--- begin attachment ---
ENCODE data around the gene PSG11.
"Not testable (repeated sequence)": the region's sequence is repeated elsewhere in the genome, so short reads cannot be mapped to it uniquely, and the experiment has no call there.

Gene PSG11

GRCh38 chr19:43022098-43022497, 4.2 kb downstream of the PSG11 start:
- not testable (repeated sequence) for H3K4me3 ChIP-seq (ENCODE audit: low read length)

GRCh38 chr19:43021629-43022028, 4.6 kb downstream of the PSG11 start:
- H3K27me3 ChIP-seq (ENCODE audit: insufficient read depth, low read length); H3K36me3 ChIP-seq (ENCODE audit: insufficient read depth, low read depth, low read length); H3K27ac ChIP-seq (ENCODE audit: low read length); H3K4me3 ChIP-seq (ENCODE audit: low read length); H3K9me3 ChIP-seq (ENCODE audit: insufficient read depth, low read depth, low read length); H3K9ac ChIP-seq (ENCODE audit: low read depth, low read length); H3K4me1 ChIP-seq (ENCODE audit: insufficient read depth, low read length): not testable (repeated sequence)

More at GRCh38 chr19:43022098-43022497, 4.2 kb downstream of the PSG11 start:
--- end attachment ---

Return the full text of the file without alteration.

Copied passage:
ENCODE data around the gene PSG11.
"Not testable (repeated sequence)": the region's sequence is repeated elsewhere in the genome, so short reads cannot be mapped to it uniquely, and the experiment has no call there.

Gene PSG11

GRCh38 chr19:43022098-43022497, 4.2 kb downstream of the PSG11 start:
- not testable (repeated sequence) for H3K4me3 ChIP-seq (ENCODE audit: low read length)

GRCh38 chr19:43021629-43022028, 4.6 kb downstream of the PSG11 start:
- H3K27me3 ChIP-seq (ENCODE audit: insufficient read depth, low read length); H3K36me3 ChIP-seq (ENCODE audit: insufficient read depth, low read depth, low read length); H3K27ac ChIP-seq (ENCODE audit: low read length); H3K4me3 ChIP-seq (ENCODE audit: low read length); H3K9me3 ChIP-seq (ENCODE audit: insufficient read depth, low read depth, low read length); H3K9ac ChIP-seq (ENCODE audit: low read depth, low read length); H3K4me1 ChIP-seq (ENCODE audit: insufficient read depth, low read length): not testable (repeated sequence)

More at GRCh38 chr19:43022098-43022497, 4.2 kb downstream of the PSG11 start: